But first, I’ll talk about the positives, because there were a lot of them.

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I saw James Paxton throw a no-hitter, live, from behind home plate. Every time I have gone to a baseball game, I always hope to see something special. I never, in my wildest dreams, expected to see something like that live, and by my favorite team.

Two Mariners fans were sitting next to me and we embraced when Kyle Seager threw the final out to Ryon Healy. My wife and I jumped around and screamed at the top of our lungs. It was, for lack of a better word, magical. I was beside myself.

Blue Jays fans congratulated me as I walked out of the stadium, and also while I waited for my train. The atmosphere was indescribable. It was a special night, not only for Mariners fans but for Canadian baseball fans seeing a fellow Canadian pitch a no-hitter in his home country.

I was giggling like a child on Christmas morning the whole night, reflecting on what I had just seen. It was the second greatest sports moment of my life, behind the Seahawks winning Super Bowl XLVIII.

I thought about the one Mariners fan I met while in line at the security checkpoint that night. We spoke briefly about our times living Washington and what we miss about the Pacific Northwest. One of the things he said he missed was Fred Meyer, which, uh… sure?

In passing, we talked about how Paxton’s become the best pitcher on the Mariners staff. At that point, we had no idea what we were in for. For me, it was the greatest Mariners game I have witnessed in person.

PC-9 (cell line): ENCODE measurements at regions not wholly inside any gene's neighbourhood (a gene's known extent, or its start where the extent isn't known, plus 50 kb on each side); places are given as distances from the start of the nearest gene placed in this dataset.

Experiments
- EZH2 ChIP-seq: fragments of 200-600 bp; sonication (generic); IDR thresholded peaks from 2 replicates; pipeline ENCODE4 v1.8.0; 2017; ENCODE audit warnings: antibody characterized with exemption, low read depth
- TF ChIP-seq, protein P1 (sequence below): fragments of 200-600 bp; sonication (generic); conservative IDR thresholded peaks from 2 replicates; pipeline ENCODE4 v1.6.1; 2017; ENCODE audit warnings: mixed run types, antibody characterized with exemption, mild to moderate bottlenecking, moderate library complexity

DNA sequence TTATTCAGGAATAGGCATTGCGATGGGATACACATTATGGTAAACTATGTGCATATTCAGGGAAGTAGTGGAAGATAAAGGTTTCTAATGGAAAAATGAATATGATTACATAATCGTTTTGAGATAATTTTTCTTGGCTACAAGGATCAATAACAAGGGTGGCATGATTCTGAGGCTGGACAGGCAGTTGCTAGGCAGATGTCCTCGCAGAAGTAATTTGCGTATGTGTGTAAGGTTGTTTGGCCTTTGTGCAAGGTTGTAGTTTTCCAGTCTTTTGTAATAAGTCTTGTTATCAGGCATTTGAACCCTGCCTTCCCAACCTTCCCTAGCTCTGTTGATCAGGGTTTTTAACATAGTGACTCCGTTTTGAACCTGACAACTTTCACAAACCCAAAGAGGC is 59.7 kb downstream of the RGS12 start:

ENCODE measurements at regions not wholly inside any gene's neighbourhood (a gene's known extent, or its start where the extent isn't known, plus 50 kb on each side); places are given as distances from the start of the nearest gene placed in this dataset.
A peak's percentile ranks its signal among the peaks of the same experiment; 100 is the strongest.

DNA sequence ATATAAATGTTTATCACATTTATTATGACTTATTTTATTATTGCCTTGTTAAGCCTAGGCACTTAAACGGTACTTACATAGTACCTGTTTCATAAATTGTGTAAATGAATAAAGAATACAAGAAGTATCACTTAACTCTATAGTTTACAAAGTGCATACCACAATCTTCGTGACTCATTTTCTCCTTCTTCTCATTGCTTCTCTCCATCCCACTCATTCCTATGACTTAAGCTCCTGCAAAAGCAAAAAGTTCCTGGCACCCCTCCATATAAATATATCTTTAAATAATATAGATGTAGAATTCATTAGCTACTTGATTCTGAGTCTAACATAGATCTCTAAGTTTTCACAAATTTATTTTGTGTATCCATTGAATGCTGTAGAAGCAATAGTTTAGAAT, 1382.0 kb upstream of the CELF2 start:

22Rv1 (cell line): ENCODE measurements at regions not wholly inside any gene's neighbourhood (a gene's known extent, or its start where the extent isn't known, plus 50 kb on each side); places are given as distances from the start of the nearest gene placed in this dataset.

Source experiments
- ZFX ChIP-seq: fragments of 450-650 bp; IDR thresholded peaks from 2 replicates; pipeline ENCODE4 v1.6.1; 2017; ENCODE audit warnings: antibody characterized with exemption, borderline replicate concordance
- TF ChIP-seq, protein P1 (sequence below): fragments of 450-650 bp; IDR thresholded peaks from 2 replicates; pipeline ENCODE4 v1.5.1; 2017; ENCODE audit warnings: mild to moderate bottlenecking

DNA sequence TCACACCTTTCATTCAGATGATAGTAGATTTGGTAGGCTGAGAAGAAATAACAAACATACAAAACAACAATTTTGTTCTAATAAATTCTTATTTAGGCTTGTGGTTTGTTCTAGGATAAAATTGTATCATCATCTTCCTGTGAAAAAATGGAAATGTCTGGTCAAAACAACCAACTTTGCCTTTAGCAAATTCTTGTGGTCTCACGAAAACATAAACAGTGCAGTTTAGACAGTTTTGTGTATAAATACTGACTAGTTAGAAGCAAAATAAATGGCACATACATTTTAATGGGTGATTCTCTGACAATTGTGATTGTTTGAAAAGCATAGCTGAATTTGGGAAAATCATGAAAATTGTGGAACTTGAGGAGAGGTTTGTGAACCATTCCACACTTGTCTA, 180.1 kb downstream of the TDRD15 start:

Coming off the high of Paxton’s no-no, I had no idea what to expect from the M’s the second day. Wade LeBlanc was pitching, so I didn’t get my hopes too high.

My wife and I were wearing the same gear as the day before, yet there were no boos in approaching the stadium. There was a level of respect perhaps earned after what Paxton did the night before.

We were behind home plate again. From the third base line to the first base line, I could see a significant amount of Mariners fans. Way more than the first game.

We watched the Mariners take batting practice and soaked in the sun for a bit. Moments later, we spotted James Paxton signing some balls for corporate sponsors in front of the batting cage. Then, he made his way over to the stands near the Mariners dugout and began taking pictures and signing autographs for fans.

My wife was urging me to head over there, but we were roughly eight or nine sections away and I figured he would be gone by the time I got over there.

He never left, so I dashed from my seat in hopes to meet the man of the hour.

And, well…

I shook his hand and said, “I just got married on Sunday and I just wanted to thank you for making my week even more amazing.” My wife was running down to where Paxton and I were to take a picture and I pointed to her.

He laughed and congratulated me, which was insane to me considering the man just accomplished one of the more rare feats in professional sports. In my mind, congratulations at that time were only in order for him. He then patiently waited for my wife to work through the crowd, then introduced himself to her and congratulated her as well.

I haven’t interacted with many ballplayers over the years, but James Paxton was definitely the nicest by far. At such a high point in his career, most players would be feeling themselves a little too much. Paxton was humble and spent at least 20 minutes with fans before he was dragged away for an interview.

I was already a huge fan of the Big Maple, but that interaction and display of professionalism made me love him even more. I am so happy he’s ours.

As for the game, it was pretty annoying to watch. The Mariners had plenty of opportunities given to them by a poor performance from Jaime Garcia, yet they were unable to take advantage of them.